Photo: Joek Mwesigwa/Unsplash

Students with disabilities hardest hit by school closures


In several countries, students with disabilities were severely affected by school closures. An international study shows how students in Malawi, Ethiopia, Nepal and Qatar were left without education and had increased mental health concerns.

Porträtt på Shruti Taneja Johansson.
Shruti Taneja Johansson.

Shruti Taneja Johansson, a senior lecturer at the University of Gothenburg, has been working with an international research team to study how students with disabilities in Malawi, Qatar, Nepal and Ethiopia were affected by school closures during the pandemic. Shruti Taneja Johansson headed the research together with Nidhi Singal, a professor at the University of Cambridge, while researchers in Malawi, Qatar, Nepal and Ethiopia conducted interviews with parents, carers and teachers in the respective countries.

The circumstances of students with disabilities differ considerably across the four countries and this was reflected in how they were impacted by school closures:

  • Malawi is one of the poorest countries in the world. When schools for students with disabilities closed, the majority of students lost contact with their schools and spent little or no time at all studying.
  • In Ethiopia too, there was very little contact between teachers and homes while the schools were closed. A lack of materials and resources to pay for phone calls were described as obstacles to continuing teaching. Schools with inclusive education resource centers had slightly more contact with students and their homes.
  • In Nepal, interviews were conducted with parents and teachers of students attending special schools for the deaf and blind. Here some teachers took the initiative to contact parents so that they could give the children instructions. But although the students spent some time studying, there was great concern that the children were falling behind and also concern that they would not return to school after the pandemic.
  • In richer Qatar, students were able to access computers and online learning was provided. By and large, students were in daily contact with their teachers, but parents were concerned about the quality of education and teachers felt unprepared and stressed.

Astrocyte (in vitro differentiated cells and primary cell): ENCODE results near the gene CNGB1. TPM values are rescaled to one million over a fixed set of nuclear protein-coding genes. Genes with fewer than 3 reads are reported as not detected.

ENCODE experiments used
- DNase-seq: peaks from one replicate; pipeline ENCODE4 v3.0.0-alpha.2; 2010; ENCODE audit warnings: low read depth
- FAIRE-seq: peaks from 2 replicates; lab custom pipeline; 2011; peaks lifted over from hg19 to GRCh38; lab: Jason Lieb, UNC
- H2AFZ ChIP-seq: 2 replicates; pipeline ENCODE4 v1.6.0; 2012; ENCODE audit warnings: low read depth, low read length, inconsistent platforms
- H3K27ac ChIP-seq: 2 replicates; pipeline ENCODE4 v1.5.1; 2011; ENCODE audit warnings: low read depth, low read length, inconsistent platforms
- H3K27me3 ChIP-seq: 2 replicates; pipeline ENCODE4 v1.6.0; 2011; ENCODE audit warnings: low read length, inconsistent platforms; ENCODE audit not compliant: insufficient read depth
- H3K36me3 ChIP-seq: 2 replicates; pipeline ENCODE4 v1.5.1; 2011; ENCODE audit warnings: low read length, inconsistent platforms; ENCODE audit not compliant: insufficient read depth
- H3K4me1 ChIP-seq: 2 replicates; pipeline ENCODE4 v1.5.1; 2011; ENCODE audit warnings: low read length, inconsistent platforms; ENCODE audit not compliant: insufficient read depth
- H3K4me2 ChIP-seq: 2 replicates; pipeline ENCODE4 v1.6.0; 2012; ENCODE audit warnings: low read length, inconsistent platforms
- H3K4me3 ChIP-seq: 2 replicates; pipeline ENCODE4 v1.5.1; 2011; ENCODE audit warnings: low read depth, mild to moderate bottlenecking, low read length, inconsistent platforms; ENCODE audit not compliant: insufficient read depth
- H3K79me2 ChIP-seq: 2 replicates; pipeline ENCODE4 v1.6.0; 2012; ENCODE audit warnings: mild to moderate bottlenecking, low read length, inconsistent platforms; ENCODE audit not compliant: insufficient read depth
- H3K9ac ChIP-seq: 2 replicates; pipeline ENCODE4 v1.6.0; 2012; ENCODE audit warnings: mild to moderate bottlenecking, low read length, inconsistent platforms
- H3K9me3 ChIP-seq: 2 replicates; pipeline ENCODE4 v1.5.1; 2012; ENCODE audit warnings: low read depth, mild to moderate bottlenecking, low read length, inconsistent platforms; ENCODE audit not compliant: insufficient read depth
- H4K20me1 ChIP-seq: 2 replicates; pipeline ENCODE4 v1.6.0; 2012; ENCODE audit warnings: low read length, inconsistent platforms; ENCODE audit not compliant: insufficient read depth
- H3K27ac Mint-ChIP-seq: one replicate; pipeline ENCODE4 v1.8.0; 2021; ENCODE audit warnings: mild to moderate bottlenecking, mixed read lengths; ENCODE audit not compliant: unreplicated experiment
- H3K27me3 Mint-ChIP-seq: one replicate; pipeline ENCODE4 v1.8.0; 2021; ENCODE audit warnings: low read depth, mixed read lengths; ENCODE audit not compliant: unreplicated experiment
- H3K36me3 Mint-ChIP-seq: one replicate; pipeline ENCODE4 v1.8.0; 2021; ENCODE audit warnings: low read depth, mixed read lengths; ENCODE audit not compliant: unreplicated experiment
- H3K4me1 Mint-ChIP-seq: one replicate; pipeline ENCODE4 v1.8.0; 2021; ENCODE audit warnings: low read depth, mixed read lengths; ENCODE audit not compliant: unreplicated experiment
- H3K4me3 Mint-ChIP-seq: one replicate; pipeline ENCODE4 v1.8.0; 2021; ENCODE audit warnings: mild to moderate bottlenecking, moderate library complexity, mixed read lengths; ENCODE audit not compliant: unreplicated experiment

Parents placed a high value on education

However, all four countries had some things in common.

“There was widespread concern that the students were not receiving adequate education. Parents in all of the countries emphasized the lack of teaching materials and support from the schools as the greatest obstacle to their child’s education. In Malawi, Nepal and Ethiopia, for example, distance learning was mainly provided via national TV and radio broadcasts that were not designed for students with disabilities. There were concerns both that the children were missing out on education in the here and now, and that their future prospects would be impaired in the long term,” says Shruti Taneja Johansson.

“The fact that the parents were engaged is positive” she adds.

“This shows that education is highly valued. In several low-income countries there are many students with disabilities who do not attend school at all and previous research had shown that many parents saw no reason for disabled children to attend school.”

In-service training for teachers is important

In all four countries, it emerged that the children’s socio-emotional situation deteriorated with the loss of their daily routines and social contact with friends. The children in all the countries also lost out on support and treatment.

“The parents said that the children were lonelier and more anxious. The pandemic has shown that schools are not just places for education. Schools are also important for nurturing socio-emotional well-being.” says Shruti.

One key lesson learnt is the importance of providing teachers with in-service training on adapting teaching to children with disabilities. Many of the teachers interviewed stated that they felt alone and helpless.

“The teachers said they lacked tools, that they didn’t know how to support students with disabilities.  There is evidently a great need for in-service training,” says Shruti Taneja Johansson, concluding:

“Students all around the world have been affected by school closures during the coronavirus pandemic. But students with disabilities have been hit harder than others. They are a forgotten group of students that are often last on the agenda.”

Text: Carl-Magnus Höglund

Läs mer om studierna

The study on Malawi is published in The International Journal of Inclusive Education: “Impact of Covid-19 on the education of children with disabilities in Malawi: reshaping parental engagement for the future.”.
It is conducted by Shruti Taneja Johansson (University of Gothenburg), Jenipher Mbukwa-Ngwira (Catholic University of Malawi), Eric Umar (College of Medicine, Malawi), Paul Lynch (University of Glasgow) och Nidhi Singal (University of Cambridge).

The study on Qatar, Nepal and Ethiopiais published in the report Revisiting equity: COVID-19 and the education of children with disabilities.
It is conducted by Shruti Taneja Johansson, Nidhi Singal (University of Cambridge), Asmaa Al-Fadala (WISE Qatar Foundation), Aemiro Tadesse Mergia (University of South Africa) och Niraj Poudyal (Kathmandu University).